Why Performance Management Is So Critical with a Mobile Workforce
Thursday September 15, 2016
With increasing frequency, businesses are creating mobility programs and policies that enable their remote workers to remain productive wherever they may be in the world.
A recent Frost & Sullivan survey, cited by Samsung Insights, found that two-thirds of IT decision-makers working in the government sector said they allow employees to use their smartphones for work-related tasks. At the same time, more than 50 percent are able to use tablets as well.
As a subset of the overall mobile worker population, government agency employees demonstrate a strong push for greater mobility in the modern workplace.
- Roughly one-fifth of these employees work in satellite offices
- Almost 25 percent work from home
- More tellingly, 75 percent of government organizations provide their employees with smartphones
From the private sector to governmental organizations, mobility is becoming a greater focus when creating processes and policies to improve performance – and at the heart of any businesses’ performance is its workforce.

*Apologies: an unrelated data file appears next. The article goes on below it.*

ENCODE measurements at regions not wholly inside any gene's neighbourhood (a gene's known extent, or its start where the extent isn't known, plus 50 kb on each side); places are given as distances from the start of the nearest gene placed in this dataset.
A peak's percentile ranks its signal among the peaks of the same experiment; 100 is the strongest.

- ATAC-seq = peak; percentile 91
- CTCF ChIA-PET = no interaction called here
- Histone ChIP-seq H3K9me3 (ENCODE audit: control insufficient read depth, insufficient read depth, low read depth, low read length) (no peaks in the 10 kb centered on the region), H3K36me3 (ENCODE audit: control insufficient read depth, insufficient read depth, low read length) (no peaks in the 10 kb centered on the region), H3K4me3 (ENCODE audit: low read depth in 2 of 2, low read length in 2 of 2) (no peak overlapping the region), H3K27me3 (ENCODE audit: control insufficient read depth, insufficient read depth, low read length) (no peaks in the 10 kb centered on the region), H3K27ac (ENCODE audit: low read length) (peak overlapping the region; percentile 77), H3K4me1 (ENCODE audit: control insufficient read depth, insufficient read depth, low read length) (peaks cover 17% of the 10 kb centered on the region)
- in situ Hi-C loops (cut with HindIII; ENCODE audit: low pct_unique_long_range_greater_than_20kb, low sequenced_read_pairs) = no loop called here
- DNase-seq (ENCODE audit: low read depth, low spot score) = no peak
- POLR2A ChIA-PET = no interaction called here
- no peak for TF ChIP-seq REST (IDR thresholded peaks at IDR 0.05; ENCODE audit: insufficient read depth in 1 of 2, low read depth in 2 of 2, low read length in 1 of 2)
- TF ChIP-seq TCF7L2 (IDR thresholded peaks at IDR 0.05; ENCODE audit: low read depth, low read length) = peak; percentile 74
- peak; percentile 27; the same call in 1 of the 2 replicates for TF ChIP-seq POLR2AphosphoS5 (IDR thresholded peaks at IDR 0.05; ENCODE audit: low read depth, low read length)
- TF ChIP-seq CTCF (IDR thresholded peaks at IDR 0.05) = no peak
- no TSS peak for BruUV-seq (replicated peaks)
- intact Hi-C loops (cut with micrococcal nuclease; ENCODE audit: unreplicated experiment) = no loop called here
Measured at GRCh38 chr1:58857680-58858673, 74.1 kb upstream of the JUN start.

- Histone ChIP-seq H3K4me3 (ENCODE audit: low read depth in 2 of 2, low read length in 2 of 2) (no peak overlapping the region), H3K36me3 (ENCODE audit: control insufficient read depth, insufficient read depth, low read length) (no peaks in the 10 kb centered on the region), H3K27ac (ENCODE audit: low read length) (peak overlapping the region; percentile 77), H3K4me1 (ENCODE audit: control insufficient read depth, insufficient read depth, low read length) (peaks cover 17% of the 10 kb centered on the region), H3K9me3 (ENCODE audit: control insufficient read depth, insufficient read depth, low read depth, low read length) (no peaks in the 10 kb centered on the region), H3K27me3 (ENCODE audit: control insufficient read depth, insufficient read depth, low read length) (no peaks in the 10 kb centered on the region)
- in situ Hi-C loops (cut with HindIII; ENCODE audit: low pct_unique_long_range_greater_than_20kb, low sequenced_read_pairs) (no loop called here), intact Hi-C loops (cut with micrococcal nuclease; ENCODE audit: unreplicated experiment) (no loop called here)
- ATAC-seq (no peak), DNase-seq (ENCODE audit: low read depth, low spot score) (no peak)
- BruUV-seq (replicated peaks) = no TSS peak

With remote, telecommuting and dispersed workers, one of the most pressing questions is your ability to implement performance management structures and policies that keep your employees connected and engaged.
Why You Need to Rethink Performance Management
A growing number of businesses are coming to the realization that mobility and business performance are intricately linked. In the words of Thomas Friedman, the world is flat. There’s nothing truly separating workers in Chicago with those in Calcutta beyond time zones. We’re all part of an interconnected global business world, making performance management such a key part of the chemistry.
In a recent article for Bloomberg BNA, the performance management equation has already begun to evolve. Many companies have begun to eliminate processes like ratings tools and are instead opting for crowdsourcing feedback. These changes are occurring because workers are dispersed, making outdated management practices ineffective.
When your workforce is centrally located in a specific office space with access to the same technology, it’s easier to track performance on a fairly even playing field. With mobile workers in particular, an employee who doesn’t perform at their expected level, may be hampered by the lack of necessary technology – as opposed to a character deficit.
How to Get the Foundation Right
The very early stages of managing a mobile worker’s performance are key to long-term success. In addition to setting expectations and clearly explaining career pathways, it’s critical that businesses layout the framework for efficiency with an approved list of resources and tools they can access from remote locations.